PayPal is plotting a future for its digital payment ecosystem ahead of its planned split from eBay.
Yesterday at its Rewired event in San Francisco, the company announced a new feature that will allow users to pay with its single touch payment option in mobile apps without having PayPal downloaded to their phone. Company executives also revealed a new partnership with e-commerce platform Bigcommerce, which will add PayPal One Touch as a checkout option.
The One Touch payment feature enables users to eschew the traditional checkout process of entering oodles of personal information in favor of a single button, both on the Web and in mobile apps.
The expansion means is that if you go to pay for something in a Braintree-supported native app and you don’t have the PayPal app downloaded to your phone, but want to pay with PayPal, you can click on the One Touch button and it will push you to a mobile browser where you can log into PayPal. (Though the update gives users more ways to use PayPal in mobile, this step effectively takes the “One” out of One Touch.)
However, PayPal says you can choose to stay logged in on your phone, so the next time you want to use PayPal One Touch, you won’t have to log in again (unless PayPal detects fraud or wants to verify your identity).
PayPal rolled out One Touch mobile checkout to the Web last month, so this announcement is more of a last mile effort to connect the two.
PayPal already processes roughly $12.5 million a day for its customers, or a total of $4.3 billion annually, but the company wants to tap into the greater retail market.
“We believe that the most important trend in business right now is the convergence of online and physical world commerce through mobile experiences,” said PayPal president and designated CEO Dan Schulman in a blog post.
PayPal has more than flirted with the idea of having stores accept PayPal. In 2012 the company launched PayPal Here so offline merchants could use PayPal to process payments in store. Last November, eBay launched an interactive mirror in partnership with clothing retailer Rebecca Minkoff that let customers checkout with PayPal right from the fitting room.
While the dressing room mirror is certainly a flashy way to show off the potential of the PayPal app in the real world, the company may need to look to another one of its acquisitions to scale to physical stores. Though it wasn’t mentioned at yesterday’s event, peer-to-peer payment app Venmo may be the most natural way for the company to extend its reach.
“Venmo has the opportunity to bring the consumer piece from the Venmo ecosystem to the PayPal and Braintree merchant network, and that’s the next big thing we’re doing,” Mike Vaughan, Venmo’s general manager, told me last week.
One Touch for Venmo is already available in beta on iOS and Android on certain Braintree-powered apps like Jane.com, ParkWhiz, StubHub, and Type Tees by Threadless. Vaughan says that the One Touch experience with Venmo should officially launch in the second half of this year.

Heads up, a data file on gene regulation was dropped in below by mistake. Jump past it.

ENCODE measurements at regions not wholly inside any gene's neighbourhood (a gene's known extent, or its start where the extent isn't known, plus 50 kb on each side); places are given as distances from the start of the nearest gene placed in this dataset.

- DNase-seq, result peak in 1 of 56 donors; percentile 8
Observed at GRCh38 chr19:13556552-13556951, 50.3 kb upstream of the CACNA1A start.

“So, in the future [you can] use your Venmo account to pay a merchant on Braintree and then beyond that … anywhere PayPal is accepted,” says Vaughan.
But then consumers may be faced with too many options: Visa, MasterCard, Discover, Venmo, PayPal, Apple Pay — the list goes on. It also pits PayPal and Venmo directly against one another.
“We’re very aware of that issue,” says Vaughan. The trick, he says, is to make smart design choices. For example, if a customer uses Venmo more often than PayPal, don’t offer PayPal One Touch. If a user doesn’t have the Venmo app downloaded, don’t serve them Venmo as a payment option. Vaughan says from a Braintree perspective, payment options are all about allowing merchants to accept whatever form of payment the customer wants to use. Braintree may end up driving a lot of the decisions when it comes to how PayPal positions its various transaction services.
Focusing on millennials
Still, Venmo plays a fundamental role in PayPal’s overall digital commerce strategy. It’s a mobile-first company, and though it may not have the same reach as PayPal, more people may be inclined to use Venmo to buy things from their phone.
Venmo also has a reputation for being popular among millennials. PayPal won’t reveal how many users Venmo has, but the peer-to-peer app saw a total payment volume of $2.4 billion in 2014. Giving users both PayPal and Venmo One Touch will allow the company to see which brand jives better with its overall user base and move ahead accordingly.
Venmo could be a very important brand for PayPal as it goes forward, not least because of the vast competition it faces in this space from formidable players like Stripe, Square, and Apple Pay. Just look at the numbers: where PayPal touts 162 million registered users, Apple boasts 800 million. Focusing on Venmo could be a way for PayPal to scoop up a younger, and ultimately broader, audience as it moves forward.
That could also mean that one day we see physical businesses accepting Venmo. But that’s not likely happening any time soon.
If you do ever want a glimpse of the future, look at the two (yup, two) restaurants in New York City that accept Venmo: Sigiri and Kottu House. One of Venmo’s founders helped set up the Sri Lankan restaurants with accounts as a pet project, so don’t think that Venmo or PayPal has aspirations to compete in the restaurant mobile payments space (yet anyhow). But these establishments do show off the app’s potential beyond peer-to-peer — even if it is far off.